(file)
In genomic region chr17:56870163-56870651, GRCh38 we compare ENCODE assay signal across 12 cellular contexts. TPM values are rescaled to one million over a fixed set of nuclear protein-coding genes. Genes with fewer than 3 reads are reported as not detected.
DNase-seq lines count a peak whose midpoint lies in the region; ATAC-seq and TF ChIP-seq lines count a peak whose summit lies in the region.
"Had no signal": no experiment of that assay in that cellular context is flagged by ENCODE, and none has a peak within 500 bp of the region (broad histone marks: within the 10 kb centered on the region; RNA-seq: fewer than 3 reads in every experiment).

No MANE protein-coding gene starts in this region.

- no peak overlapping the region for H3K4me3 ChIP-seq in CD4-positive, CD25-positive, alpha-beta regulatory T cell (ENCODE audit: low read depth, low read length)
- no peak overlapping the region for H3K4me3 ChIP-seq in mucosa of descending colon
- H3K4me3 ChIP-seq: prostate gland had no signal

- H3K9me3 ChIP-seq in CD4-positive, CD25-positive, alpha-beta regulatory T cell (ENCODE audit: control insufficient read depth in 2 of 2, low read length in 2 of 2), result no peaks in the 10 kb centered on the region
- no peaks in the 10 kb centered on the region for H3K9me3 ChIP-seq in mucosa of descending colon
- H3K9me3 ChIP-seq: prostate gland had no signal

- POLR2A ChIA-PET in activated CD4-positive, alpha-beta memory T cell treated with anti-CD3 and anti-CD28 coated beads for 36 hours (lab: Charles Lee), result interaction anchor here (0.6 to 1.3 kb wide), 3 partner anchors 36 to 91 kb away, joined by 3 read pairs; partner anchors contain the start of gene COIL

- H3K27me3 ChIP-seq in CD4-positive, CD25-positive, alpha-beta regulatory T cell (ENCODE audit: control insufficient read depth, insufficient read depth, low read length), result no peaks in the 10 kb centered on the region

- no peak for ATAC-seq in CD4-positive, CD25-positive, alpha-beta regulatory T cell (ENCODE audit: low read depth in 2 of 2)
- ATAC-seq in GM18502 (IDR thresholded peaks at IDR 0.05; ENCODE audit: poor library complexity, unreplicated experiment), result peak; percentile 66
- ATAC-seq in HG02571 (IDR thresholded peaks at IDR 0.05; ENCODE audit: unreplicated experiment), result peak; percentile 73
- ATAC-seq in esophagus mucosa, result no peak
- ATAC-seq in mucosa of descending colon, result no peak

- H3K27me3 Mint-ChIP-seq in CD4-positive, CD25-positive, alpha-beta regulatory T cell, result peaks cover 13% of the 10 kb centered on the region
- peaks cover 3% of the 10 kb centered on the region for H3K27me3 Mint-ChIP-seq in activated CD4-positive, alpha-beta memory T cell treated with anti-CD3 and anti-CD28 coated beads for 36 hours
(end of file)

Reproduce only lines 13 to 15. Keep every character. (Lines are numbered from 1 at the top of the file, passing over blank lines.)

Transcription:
- no peak for ATAC-seq in CD4-positive, CD25-positive, alpha-beta regulatory T cell (ENCODE audit: low read depth in 2 of 2)
- ATAC-seq in GM18502 (IDR thresholded peaks at IDR 0.05; ENCODE audit: poor library complexity, unreplicated experiment), result peak; percentile 66
- ATAC-seq in HG02571 (IDR thresholded peaks at IDR 0.05; ENCODE audit: unreplicated experiment), result peak; percentile 73